The wingmen then roll out of the turn in trail behind the lead with 1,000 ft of nose-to-tail at rendezvous
airspeed. To avoid the jetwash, the wingmen should fly slightly stepped up. The wingmen should not adjust
airspeed to compensate for nose-to-tail error in trail. Fifteen seconds after rolling wings level, the lead begins
the rendezvous turn using 30 degrees AOB in either direction. Each wingman turns to intercept the bearing
as soon as the preceding aircraft is 10-20 degrees off his centerline (out of the HUD glass).
The rendezvous is performed in the same manner as the section rendezvous, except that the wingmen
should adjust their AOB when turning out of trail position: Dash-2 at no more than 45 degrees AOB, Dash-3
at no more than 40 degrees AOB, and Dash-4 at no more than 35 degrees AOB. These bank angles help to
preclude wingmen from going acute as the lead's bearing line sweeps aft. The wingmen anticipate
intercepting the bearing line by shallowing theirAOB.
When the wingmen arrive on the bearing line, they should begin aligning their fuselages with the lead's, as in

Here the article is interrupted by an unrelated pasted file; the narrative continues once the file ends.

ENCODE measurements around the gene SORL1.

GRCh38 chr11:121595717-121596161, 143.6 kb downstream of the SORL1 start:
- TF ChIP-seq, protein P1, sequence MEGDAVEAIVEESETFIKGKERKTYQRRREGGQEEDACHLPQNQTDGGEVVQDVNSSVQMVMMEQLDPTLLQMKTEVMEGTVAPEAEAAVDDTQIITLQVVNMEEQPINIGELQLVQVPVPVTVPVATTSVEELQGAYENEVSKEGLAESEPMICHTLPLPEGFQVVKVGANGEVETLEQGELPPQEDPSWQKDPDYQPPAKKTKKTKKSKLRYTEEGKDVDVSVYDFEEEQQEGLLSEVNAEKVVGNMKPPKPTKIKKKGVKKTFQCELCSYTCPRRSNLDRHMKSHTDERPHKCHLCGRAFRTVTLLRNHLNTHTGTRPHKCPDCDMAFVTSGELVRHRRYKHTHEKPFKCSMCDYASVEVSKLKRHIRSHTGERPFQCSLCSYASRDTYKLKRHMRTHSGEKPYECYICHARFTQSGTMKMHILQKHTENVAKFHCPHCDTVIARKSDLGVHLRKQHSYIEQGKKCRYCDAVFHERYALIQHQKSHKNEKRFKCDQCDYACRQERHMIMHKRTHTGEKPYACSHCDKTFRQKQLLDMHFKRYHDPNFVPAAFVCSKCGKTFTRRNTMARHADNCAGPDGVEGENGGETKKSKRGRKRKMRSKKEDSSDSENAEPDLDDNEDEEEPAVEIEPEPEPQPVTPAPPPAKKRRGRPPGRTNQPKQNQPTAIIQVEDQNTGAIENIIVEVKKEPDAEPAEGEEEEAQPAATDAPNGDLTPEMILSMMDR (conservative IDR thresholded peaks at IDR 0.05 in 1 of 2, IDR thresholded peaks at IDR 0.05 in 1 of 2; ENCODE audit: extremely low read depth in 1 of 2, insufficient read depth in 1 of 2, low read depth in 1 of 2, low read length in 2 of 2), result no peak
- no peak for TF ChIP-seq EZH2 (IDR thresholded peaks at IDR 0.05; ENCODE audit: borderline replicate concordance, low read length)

Figure 39. The wingmen keep the lead on the horizon as they move up the bearing line, and then hold the lead
stable on bearing and altitude as they monitor airspeed, not allowing their closure rate to exceed rendezvous
airspeed by more than 10 KIAS. Stagnation on the bearing line by Dash-3 and Dash-4 may be required to
keep all preceding aircraft in sight. The wingmen monitor their airspeed until close enough to visually discern
relative motion. While on the bearing line they will see the lead's vertical stabilizer intersect with the lead's
wingtip. If they become acute, the lead's wingtip will appear forward of the vertical stabilizer. Conversely, if
sucked, the lead's wingtip will appear behind the vertical stabilizer. Dash-3 and Dash-4 remain on the lead's
bearing line and altitude until they begin their join-up.